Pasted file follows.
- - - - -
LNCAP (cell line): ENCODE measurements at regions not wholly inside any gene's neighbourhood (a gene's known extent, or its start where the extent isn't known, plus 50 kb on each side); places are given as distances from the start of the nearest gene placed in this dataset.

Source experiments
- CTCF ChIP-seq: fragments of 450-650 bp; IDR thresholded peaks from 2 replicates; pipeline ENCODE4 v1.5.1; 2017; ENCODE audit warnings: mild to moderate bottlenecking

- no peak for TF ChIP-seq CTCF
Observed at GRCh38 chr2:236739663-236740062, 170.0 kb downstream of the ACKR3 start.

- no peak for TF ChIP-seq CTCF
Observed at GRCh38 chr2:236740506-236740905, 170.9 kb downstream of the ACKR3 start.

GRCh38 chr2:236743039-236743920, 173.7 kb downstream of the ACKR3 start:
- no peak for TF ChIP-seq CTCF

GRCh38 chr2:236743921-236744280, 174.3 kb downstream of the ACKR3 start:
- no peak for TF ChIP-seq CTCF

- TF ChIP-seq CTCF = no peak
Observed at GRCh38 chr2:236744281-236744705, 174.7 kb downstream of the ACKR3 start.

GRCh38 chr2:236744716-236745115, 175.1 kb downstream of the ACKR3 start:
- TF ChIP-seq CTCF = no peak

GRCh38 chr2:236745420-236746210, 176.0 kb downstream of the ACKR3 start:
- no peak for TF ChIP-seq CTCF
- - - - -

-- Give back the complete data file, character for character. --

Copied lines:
LNCAP (cell line): ENCODE measurements at regions not wholly inside any gene's neighbourhood (a gene's known extent, or its start where the extent isn't known, plus 50 kb on each side); places are given as distances from the start of the nearest gene placed in this dataset.

Source experiments
- CTCF ChIP-seq: fragments of 450-650 bp; IDR thresholded peaks from 2 replicates; pipeline ENCODE4 v1.5.1; 2017; ENCODE audit warnings: mild to moderate bottlenecking

- no peak for TF ChIP-seq CTCF
Observed at GRCh38 chr2:236739663-236740062, 170.0 kb downstream of the ACKR3 start.

- no peak for TF ChIP-seq CTCF
Observed at GRCh38 chr2:236740506-236740905, 170.9 kb downstream of the ACKR3 start.

GRCh38 chr2:236743039-236743920, 173.7 kb downstream of the ACKR3 start:
- no peak for TF ChIP-seq CTCF

GRCh38 chr2:236743921-236744280, 174.3 kb downstream of the ACKR3 start:
- no peak for TF ChIP-seq CTCF

- TF ChIP-seq CTCF = no peak
Observed at GRCh38 chr2:236744281-236744705, 174.7 kb downstream of the ACKR3 start.

GRCh38 chr2:236744716-236745115, 175.1 kb downstream of the ACKR3 start:
- TF ChIP-seq CTCF = no peak

GRCh38 chr2:236745420-236746210, 176.0 kb downstream of the ACKR3 start:
- no peak for TF ChIP-seq CTCF